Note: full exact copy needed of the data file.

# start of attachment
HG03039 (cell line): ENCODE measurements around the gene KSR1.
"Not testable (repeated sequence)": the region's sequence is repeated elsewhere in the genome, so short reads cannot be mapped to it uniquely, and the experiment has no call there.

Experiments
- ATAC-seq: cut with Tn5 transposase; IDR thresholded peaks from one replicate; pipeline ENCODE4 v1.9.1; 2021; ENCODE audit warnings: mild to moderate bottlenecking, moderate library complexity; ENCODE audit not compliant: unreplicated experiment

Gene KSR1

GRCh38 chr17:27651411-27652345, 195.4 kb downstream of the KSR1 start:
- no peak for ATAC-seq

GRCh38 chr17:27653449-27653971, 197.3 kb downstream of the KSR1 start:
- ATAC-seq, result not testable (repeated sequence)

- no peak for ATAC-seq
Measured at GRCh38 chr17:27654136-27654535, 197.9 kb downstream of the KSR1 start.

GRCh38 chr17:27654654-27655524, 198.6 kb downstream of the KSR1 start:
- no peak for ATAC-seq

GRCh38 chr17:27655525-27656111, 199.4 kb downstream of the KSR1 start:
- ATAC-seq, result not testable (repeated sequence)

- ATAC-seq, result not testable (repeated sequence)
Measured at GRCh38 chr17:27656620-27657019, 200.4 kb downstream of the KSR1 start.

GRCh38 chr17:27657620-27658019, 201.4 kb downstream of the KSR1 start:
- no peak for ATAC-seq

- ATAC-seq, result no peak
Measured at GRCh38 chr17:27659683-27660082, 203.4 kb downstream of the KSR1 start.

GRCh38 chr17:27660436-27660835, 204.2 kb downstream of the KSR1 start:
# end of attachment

HG03039 (cell line): ENCODE measurements around the gene KSR1.
"Not testable (repeated sequence)": the region's sequence is repeated elsewhere in the genome, so short reads cannot be mapped to it uniquely, and the experiment has no call there.

Experiments
- ATAC-seq: cut with Tn5 transposase; IDR thresholded peaks from one replicate; pipeline ENCODE4 v1.9.1; 2021; ENCODE audit warnings: mild to moderate bottlenecking, moderate library complexity; ENCODE audit not compliant: unreplicated experiment

Gene KSR1

GRCh38 chr17:27651411-27652345, 195.4 kb downstream of the KSR1 start:
- no peak for ATAC-seq

GRCh38 chr17:27653449-27653971, 197.3 kb downstream of the KSR1 start:
- ATAC-seq, result not testable (repeated sequence)

- no peak for ATAC-seq
Measured at GRCh38 chr17:27654136-27654535, 197.9 kb downstream of the KSR1 start.

GRCh38 chr17:27654654-27655524, 198.6 kb downstream of the KSR1 start:
- no peak for ATAC-seq

GRCh38 chr17:27655525-27656111, 199.4 kb downstream of the KSR1 start:
- ATAC-seq, result not testable (repeated sequence)

- ATAC-seq, result not testable (repeated sequence)
Measured at GRCh38 chr17:27656620-27657019, 200.4 kb downstream of the KSR1 start.

GRCh38 chr17:27657620-27658019, 201.4 kb downstream of the KSR1 start:
- no peak for ATAC-seq

- ATAC-seq, result no peak
Measured at GRCh38 chr17:27659683-27660082, 203.4 kb downstream of the KSR1 start.

GRCh38 chr17:27660436-27660835, 204.2 kb downstream of the KSR1 start: